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Traveling to Alaska on a Budget

Alaska

Does Alaska keep climbing higher and higher on your bucket list?

We all know that a trip to Alaska is an unobtainable dream for many. After all, Alaska is expensive! But, here is the good news…We have the secret to traveling to Alaska for cheap.

Through our guide, you will be able to indulge in a whale-watching excursion while grasping every opportunity to stretch your budget and save a little cash.

Plan Around Your Activities

Deciding on the best time to visit Alaska depends heavily on the activities you will want to consider and what kind of temperatures you prefer.

Average costs for a 5-day trip by different budget types

In contrast to the popular opinion, you can visit Alaska at any time of the year. That said, your trip will be cheaper during the darker and colder winter months.

Winter in Alaska is considered the offseason and usually lasts from mid-October until mid-March. Snow and cold temperatures are to be expected. This time of year is best for winter sports enthusiasts.

It’s also the ultimate time to watch the Northern Lights. And choosing to visit Alaska in winter will guarantee you lower costs and fewer crowds. 

As an alternative, the shoulder season, spring and fall, also offers great opportunities to enjoy Alaska on a budget.

Spring starts in mid-March until mid-May. The days get longer and the ski season hits its start.

Fall, between the end of August to mid-October, is a good time of year to go hiking or camping.

Summer is hands down the most popular season, or peak season, and also the most expensive time to visit Alaska.

Getting to Alaska

Of course, now that you have decided when to go, you have to figure out the best way to get there.

By air 

Some USA cities have direct flight services to Anchorage. Also, some European carriers get to Alaska’s international airports like Anchorage and Juneau through connections.

Normally, a round trip ticket from any large USA airport hub will be the most affordable option—think Chicago O’Hare or Denver International Airport.

Another way is to fly low-cost to Seattle then fly a smaller Alaska airline the rest of the way. Read more on a great local airline here from Bloomberg.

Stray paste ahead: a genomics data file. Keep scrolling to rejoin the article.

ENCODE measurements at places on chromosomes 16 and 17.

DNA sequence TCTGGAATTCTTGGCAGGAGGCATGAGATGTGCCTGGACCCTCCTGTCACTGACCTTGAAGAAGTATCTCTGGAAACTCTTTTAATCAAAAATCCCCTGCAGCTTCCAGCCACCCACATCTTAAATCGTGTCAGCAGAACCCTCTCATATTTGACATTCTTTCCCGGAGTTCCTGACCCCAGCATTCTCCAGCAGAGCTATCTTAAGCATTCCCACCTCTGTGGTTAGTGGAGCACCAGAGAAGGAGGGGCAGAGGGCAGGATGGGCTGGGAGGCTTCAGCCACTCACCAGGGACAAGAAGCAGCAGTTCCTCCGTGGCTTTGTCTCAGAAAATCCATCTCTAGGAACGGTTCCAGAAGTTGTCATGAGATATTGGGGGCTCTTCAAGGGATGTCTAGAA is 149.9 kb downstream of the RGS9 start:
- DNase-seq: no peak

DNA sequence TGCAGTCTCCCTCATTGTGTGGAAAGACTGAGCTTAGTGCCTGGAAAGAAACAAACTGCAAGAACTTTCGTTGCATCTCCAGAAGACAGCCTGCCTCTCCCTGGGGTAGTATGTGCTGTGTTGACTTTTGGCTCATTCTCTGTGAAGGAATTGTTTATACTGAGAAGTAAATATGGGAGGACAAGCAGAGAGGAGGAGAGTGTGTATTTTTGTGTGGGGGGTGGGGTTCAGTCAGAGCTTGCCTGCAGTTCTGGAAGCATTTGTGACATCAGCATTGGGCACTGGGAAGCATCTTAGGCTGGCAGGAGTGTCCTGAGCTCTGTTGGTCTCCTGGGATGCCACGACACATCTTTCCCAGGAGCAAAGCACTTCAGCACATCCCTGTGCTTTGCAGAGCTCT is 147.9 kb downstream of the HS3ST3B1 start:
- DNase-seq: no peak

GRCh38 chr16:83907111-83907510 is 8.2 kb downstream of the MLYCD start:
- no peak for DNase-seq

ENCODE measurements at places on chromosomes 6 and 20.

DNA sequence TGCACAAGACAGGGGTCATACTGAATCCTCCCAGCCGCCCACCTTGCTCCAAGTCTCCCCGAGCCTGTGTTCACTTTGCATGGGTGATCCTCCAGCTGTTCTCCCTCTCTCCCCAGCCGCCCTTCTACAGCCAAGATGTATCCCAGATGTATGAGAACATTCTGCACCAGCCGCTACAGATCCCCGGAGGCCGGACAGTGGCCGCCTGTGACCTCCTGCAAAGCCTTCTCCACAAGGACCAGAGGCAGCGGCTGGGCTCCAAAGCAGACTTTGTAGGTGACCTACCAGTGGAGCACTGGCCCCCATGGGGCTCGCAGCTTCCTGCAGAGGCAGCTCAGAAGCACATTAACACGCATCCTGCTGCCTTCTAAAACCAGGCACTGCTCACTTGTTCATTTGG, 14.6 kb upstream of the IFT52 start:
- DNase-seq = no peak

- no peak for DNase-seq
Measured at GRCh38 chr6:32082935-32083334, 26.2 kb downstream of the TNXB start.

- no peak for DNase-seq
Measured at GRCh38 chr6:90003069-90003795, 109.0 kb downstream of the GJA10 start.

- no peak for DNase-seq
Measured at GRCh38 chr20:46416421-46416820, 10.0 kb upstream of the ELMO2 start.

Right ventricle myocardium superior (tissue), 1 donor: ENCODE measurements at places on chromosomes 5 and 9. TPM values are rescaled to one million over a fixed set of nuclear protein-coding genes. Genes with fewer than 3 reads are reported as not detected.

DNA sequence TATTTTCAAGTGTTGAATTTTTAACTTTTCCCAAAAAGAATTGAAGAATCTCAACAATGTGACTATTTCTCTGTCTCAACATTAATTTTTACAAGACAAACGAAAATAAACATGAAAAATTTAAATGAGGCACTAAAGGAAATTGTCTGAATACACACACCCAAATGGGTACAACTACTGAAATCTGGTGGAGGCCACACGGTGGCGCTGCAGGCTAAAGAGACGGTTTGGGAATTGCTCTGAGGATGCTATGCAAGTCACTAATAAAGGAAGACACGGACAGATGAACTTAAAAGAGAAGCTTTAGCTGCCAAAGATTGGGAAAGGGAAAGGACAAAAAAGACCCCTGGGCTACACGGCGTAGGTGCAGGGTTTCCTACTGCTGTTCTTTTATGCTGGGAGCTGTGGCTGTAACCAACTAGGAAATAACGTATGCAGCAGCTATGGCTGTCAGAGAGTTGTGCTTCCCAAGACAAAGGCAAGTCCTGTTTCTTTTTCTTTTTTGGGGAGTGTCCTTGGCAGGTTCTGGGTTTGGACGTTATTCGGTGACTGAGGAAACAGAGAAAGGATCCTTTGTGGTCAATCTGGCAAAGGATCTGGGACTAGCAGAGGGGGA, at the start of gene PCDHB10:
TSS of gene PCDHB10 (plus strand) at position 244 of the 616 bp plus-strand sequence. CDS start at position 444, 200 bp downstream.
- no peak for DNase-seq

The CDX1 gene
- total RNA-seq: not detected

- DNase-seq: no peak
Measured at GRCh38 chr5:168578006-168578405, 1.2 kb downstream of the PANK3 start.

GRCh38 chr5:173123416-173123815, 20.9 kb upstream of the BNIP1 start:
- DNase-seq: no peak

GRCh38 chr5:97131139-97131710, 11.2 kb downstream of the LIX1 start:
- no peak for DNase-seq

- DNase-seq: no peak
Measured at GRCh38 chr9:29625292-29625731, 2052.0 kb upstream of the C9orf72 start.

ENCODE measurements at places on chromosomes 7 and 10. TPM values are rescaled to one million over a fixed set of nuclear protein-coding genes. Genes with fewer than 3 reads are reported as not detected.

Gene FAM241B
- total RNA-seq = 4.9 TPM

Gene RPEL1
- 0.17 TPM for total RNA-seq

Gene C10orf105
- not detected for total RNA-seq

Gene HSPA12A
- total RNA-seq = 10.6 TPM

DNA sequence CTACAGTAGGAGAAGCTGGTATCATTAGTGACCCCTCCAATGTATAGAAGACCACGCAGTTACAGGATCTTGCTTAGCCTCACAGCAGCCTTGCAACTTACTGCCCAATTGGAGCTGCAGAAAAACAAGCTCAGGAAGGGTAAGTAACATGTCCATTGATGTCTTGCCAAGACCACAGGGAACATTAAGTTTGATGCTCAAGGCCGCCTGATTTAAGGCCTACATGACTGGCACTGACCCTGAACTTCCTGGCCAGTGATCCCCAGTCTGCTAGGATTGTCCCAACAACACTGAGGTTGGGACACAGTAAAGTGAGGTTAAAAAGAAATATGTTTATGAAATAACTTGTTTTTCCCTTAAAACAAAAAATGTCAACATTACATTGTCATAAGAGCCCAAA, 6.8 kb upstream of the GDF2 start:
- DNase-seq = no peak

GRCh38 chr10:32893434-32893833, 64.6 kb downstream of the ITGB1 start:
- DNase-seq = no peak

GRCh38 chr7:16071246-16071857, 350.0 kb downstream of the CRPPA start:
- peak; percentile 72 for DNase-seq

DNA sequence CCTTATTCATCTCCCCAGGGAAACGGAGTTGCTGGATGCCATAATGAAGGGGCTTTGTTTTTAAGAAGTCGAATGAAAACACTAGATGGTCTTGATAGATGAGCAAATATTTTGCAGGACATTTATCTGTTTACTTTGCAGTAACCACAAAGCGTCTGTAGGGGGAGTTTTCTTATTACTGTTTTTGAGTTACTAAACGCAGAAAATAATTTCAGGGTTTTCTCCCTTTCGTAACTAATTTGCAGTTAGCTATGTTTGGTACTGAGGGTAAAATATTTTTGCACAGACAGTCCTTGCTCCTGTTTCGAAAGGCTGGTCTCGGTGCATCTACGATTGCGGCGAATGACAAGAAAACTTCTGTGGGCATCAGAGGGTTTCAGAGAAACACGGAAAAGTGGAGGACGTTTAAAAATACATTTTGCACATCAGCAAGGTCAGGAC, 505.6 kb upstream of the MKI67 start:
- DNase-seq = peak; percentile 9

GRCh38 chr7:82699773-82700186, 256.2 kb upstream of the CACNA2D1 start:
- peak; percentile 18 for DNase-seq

By water

This option can be more expensive. You can take a cruise up on one of the Inside Passage cruises leaving from Seattle or Vancouver to Alaska.

A more budget-friendly option would be to take the Alaska Marine Highway. This ferry system starts in Washington and can get you to Dutch Harbor. You can camp on the ferry and they have cabins.

Moving Around

You might consider the Alaska Railroad to Seward. While it can be inexpensive, the amazing sights you will see along the journey are absolutely worth it and there are only sights you can see by train. For example, four glaciers, moose, bald eagles and highway-less natural wonders.

Try Renting an SUV. Alaska is vast and renting a car might come in handy. It could help you get north to Denali and Talkeetna. It will provide easier handling along mountain roads and the right height for viewing scenery and wildlife. 

The cost of gas could be challenging to your budget especially if you don’t find a good rental deal. 

However, with some tweaks you could make it work for you:

  • Look for a smaller SUV
  • Avoid airport rental companies
  • Plan ahead and watch prices 

Sleeping and Eating in Alaska

Ok, you made it to Alaska, now what are you going to do for lodging and food?

Accommodations

Hotels in Alaska are generally expensive. But there are a few ways to make lodging more affordable:

  • Check for deals on Booking.com or Expedia.com
  • If you have mileage points, look for hotels with redemption options
  • If you visit Alaska during summer, camping will help you save big on accommodation expenses
  • Hostels can offer good options when it comes to sticking to your budget

Food

Food in Alaska is also expensive.

  • A great way to stretch your budget is to cook your own meals
  • Microbreweries and pubs have reasonably priced items
  • Budget restaurants and cafes are good options as well

Sightseeing on a Budget

Most of Alaska state and national parks are free to enter.

Some museums and cultural centers feature Free Entrance days. Review the deals available in the Alaska Toursaver coupon book and Alaska Northern Lights coupon book online to decide which one will be better for you. 

Image by Vincent Guth

Post Author: Lillia Hall

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